11-26 July 2015
‘A Window on Contemporary Arab Culture’
Shubbak (meaning ‘window’ in Arabic) is London’s largest biennial festival of contemporary Arab culture. For its third festival, which runs from the 11-26 July, Shubbak presents its most ambitious programme yet, with UK premieres and new commissions from artists across the Arab world. This year’s festival will present a truly varied programme designed to appeal to London’s population in all its diversity.
Shubbak presents a theatre programme at Rich Mix, the Cockpit Theatre, Bush Theatre, Arcola Theatre and the Young Vic.
18 AND 19 JULY, 7.30PM
At Rich Mix, award-winning Tunisian actor and director Meher Awachri performs the UK premiere of D-Sisyphe, a night in the life of Khmais, a Tunisian construction worker in the midst of an existential crisis. Based on story of Sisyphus, this monologue (in Arabic with English subtitles) with contemporary dance and physical theatre, confronts topics of religion, revolution and individual will.
Address: Rich Mix, 35-47 Bethnal Green Road, E1 6LA
Date/time: 18 and 19 July 2015, 7.30pm
Post-show Talk: with Meher Awachri 18 July
Booking: 020 7613 7498/ www.shubbak.co.uk/d-sisyphe
London has a rich sector of Arab theatre makers creating new work. Shubbak highlights four examples of Arab theatre making in London:
THE TREE CLIMBER
14-18 JULY, 7.30PM, MATINEES 16 and 18 JULY, 3.30PM
At the Cockpit Theatre London-based El-Alfy Theatre Company presents The Tree Climber by Tawfik Al Hakeem, Egypt’s most renowned playwright of the 20th century.
Bahadir Effendi, a retired train inspector, finds himself in a whirlpool of problems when his wife, Behana disappears. The subsequent plot includes a detective, a lizard, a time-travelling dervish, and a magic tree, who all contribute to turn the quiet life of a married couple upside down. The Tree Climber is a fast-paced farce and a major work of absurdist theatre in Egypt. Adapted by Perdita Stott and directed by Ahmed El-Alfy.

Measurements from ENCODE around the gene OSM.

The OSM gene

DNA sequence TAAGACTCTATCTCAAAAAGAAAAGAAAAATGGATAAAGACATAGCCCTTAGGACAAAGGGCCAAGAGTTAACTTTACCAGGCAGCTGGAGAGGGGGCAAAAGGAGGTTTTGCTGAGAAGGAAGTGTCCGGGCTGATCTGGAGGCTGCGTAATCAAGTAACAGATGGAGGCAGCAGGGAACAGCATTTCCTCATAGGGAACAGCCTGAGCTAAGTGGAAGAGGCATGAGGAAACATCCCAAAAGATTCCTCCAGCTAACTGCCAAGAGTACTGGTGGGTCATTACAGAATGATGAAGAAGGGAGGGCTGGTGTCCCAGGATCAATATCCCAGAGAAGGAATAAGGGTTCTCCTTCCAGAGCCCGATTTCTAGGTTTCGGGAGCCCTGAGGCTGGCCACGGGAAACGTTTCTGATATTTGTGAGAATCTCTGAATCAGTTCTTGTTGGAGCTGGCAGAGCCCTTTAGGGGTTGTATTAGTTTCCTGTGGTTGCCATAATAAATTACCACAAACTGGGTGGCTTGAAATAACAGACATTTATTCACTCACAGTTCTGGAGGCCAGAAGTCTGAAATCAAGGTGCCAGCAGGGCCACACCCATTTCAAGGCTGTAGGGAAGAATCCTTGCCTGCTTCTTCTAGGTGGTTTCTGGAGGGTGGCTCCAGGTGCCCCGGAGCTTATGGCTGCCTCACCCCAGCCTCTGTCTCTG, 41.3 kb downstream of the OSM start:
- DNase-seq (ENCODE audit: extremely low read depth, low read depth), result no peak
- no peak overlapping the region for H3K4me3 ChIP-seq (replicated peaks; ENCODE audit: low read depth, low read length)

The Tree Climber
Address: Cockpit Theatre, Gateforth Street, NW8 8EH
Date/time: 14- 18 July 2015, 7.30pm, Matinees 16 and 18 July, 3.30pm.
Tickets: £22 (£15 concessions)
Booking: 020 7258 2925/ http://www.shubbak.co.uk/the-tree-climber
15-18 JULY, 7PM, MATINEES 15 and 18, 2PM
Sevan K. Greene’s Nahda (Awakening) is a collection of four short plays at the Bush Theatre telling stories of the confusion of second generation children of refugees, the conflicted fate of Arab Muslim soldiers, the West’s fascination with consumerism, and five generations of women using Facebook for political agency. Sevan K. Greene asks how personal freedom and identity can be conquered under the pressure of conflicting forces.
Address: Bush Theatre, 7 Uxbridge Road, W12 8LJ
Date/time: 15- 18 July 2015, 7pm, Matinees 15 and 18, 2pm.
Booking: 020 8743 5050/ http://www.shubbak.co.uk/nahda
LOVE, BOMBS AND APPLES
21-25 JULY, 8PM, MATINEE 25 JULY, 3.30PM
Love, Bombs & Apples at the Arcola Theatre is four comic tales of four men from different parts of the globe experiencing a moment of revelation. Written by Hassan Abdulrazzak (Baghdad Wedding), performed by Asif Khan, directed by Rosamunde Hutt, designed by Mila Sanders with music by James Hesford.“Exhilarating…The dialogue is quick, sardonic, full of character” – The Observer on Baghdad Wedding. Presented by AIK productions.
Love, Bombs & Apples
Address: Arcola Theatre, 24 Ashwin Street, E8 3DL
Date/time: 21-25 July 2015, 8pm, Matinee 25 July, 3.30pm.
Booking: 020 7503 1646/ www.shubbak.co.uk/love-bombs-apples
NOW IS THE TIME TO SAY NOTHING
14-18 July, 2PM, 4PM, 7PM AND 9PM DAILY
Now Is The Time To Say Nothing at the Young Vic explores the ongoing conflict in Syria through the eyes of young Londoners collaborating with young Syrian filmmaker Reem Karssli. Featuring moving video and a stunning soundscape, this powerful and immersive Young Vic Taking Part production plays for a limited run for Shubbak.
Now is The Time to Say Nothing
Address: Young Vic, 66 The Cut, SE1 8LZ
Date/time: 14-18 July 2015, 2pm, 4pm, 7pm, 9pm
Booking: 020 7922 2922/ www.shubbak.co.uk/now-is-the-time-to-say-nothing